With the cricket season just weeks away, there’s plenty of excitement across the Highlands with numbers on the rise.
HDCA chair and Bowral Cricket Club patron Simon Taufel said the competition had a few more teams than last season.
One club that is hoping for plenty of success in the upcoming season is Bowral.
With a new captain and club coaches, Bowral has its eyes set on a first grade premiership.
“From what I’ve heard we’ve got a little bit of fresh blood in the squad which is good. I think there’ll be a lot more competition for spots and that’ll make the club stronger and the team better,” club coach Phil Wells said.
“Dave’s [Spies- first grade captain] got a really strong focus of winning games and winning a premiership.”
He and Mitch Calder have both come on board as club coaches for Bowral this season and have plenty of experience between them.
Wells said one of the keys to success this season would be to pick the right mix of players.
“If the batters can do their job [score runs], the bowlers will just have to take wickets. It’s really important they get the right mix of players. It [success] depends on the team balance.
“A bit of culture stuff is really important as well.”
For Wells, much of the team’s improvement and learning will come out on the field rather than in the nets.
“I think that in country cricket it’s very important they’re aware of the game situation. Seeing what they know on the field in game a scenario is really important.
“We’ll do a little bit to technical stuff in the nets working on getting the correct technique but in in terms of learning the game, I think you learn a lot of it on the field.”
Taufel said the HDCA hoped to expand the first grade competition back to six teams over the next few years.
And with the introduction of a women’s social competition and a revamp of a junior program, there’s opportunities for all Highlanders to enjoy cricket.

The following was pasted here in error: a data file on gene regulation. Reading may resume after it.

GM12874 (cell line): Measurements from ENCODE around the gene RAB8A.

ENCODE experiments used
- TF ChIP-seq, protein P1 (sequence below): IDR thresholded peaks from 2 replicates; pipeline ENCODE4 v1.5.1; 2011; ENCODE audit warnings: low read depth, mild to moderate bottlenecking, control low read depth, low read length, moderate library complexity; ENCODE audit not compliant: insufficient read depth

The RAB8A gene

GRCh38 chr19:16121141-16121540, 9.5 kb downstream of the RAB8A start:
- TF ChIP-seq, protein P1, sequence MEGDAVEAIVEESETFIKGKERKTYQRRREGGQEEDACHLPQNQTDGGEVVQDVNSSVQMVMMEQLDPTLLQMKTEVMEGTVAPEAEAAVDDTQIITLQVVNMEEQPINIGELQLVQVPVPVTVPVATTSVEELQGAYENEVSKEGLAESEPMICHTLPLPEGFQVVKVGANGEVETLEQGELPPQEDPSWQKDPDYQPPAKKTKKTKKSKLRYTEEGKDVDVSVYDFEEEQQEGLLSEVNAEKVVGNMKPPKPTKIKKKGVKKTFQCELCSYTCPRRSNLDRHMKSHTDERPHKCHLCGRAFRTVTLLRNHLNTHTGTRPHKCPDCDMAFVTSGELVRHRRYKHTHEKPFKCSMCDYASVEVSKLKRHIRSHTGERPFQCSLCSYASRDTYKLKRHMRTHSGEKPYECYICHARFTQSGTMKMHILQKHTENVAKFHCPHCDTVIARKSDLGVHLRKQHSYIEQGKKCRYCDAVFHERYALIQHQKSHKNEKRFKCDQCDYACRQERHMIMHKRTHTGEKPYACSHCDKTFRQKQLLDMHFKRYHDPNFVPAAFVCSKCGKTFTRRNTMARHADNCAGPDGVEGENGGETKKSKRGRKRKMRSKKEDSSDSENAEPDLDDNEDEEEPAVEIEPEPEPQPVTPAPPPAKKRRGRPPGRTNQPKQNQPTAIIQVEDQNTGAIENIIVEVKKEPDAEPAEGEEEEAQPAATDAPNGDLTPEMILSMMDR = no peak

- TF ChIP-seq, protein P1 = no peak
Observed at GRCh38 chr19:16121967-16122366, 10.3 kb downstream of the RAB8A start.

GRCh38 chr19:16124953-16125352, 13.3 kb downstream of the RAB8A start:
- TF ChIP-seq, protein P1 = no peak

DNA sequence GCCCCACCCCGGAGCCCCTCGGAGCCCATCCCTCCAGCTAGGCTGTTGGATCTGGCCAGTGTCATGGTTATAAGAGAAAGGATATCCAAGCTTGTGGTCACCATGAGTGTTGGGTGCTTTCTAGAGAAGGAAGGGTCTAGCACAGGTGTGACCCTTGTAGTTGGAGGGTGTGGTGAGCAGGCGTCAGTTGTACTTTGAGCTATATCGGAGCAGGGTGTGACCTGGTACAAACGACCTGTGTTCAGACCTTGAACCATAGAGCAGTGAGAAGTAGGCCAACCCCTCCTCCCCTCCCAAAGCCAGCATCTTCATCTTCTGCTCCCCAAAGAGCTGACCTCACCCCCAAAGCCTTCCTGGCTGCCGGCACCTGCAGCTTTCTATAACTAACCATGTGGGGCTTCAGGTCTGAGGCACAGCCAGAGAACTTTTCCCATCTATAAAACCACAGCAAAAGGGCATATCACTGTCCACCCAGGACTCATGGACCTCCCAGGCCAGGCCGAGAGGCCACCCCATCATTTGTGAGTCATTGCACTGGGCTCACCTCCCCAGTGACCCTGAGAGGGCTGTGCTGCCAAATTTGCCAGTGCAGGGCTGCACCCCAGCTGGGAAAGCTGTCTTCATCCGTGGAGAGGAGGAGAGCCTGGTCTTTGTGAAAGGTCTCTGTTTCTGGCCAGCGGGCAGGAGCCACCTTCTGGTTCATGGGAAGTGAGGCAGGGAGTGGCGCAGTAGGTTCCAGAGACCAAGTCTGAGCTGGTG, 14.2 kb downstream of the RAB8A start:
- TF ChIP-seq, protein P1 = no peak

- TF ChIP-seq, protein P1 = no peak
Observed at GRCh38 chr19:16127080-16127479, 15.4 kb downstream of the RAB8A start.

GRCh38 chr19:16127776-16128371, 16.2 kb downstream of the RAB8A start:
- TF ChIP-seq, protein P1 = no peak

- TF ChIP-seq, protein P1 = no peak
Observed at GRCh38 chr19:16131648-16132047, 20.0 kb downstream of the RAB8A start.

“It’s really important for everyone to be involved and there’s so many things you can do now- you can play, umpire, score, support, train, coach or manage,” Taufel said.
“We want to see cricket a major social activity and sport in the Highlands.”
Already he said they association had had plenty of interest in the women’s social competition which would be held at Bradman Oval on Friday nights.
“[This competition] is a good initiative by the Bradman Foundation, the HDCA and the local community to try and promote an activity for women.”
If the competition is a successful one, he hoped they would be able to establish a more structured competition.
With role models such as Lauren Cheatle to already have come out of the Highlands, Taufel said the social competition would be a good way to introduce women to the game.
There has also been a revamp of what used to be Milo In2 Cricket.
The program is now called Junior Blasters and Taufel said while the program remained very much the same, more of the registration fees would now go back to local clubs.
“It allows clubs to reinvest that registration fee back into promoting and developing junior cricket which is the most important thing and just keep growing participation.”
But while there are plenty of positives ahead of the 2018/19 season, the HDCA still faces some challenges.
“The real challenge is how do we keep juniors once they get to under-15/16 age actively involved and still playing cricket. We have to start thinking a bit differently about midweek twilight comps and things like that,” Taufel said.
“Society keeps changing and people are time poor, so how do we keep them actively involved and engaged with cricket? We’ve got to try and meet the market here and develop new ways of keeping kids involved.”
The 2018/19 season will begin on October 6 with senior games,
Juniors will start their season the following week on October 13 and Taufel said the Burns Cup would also be contested in the Highlands on that weekend.
“It’s really important for people to have a go.”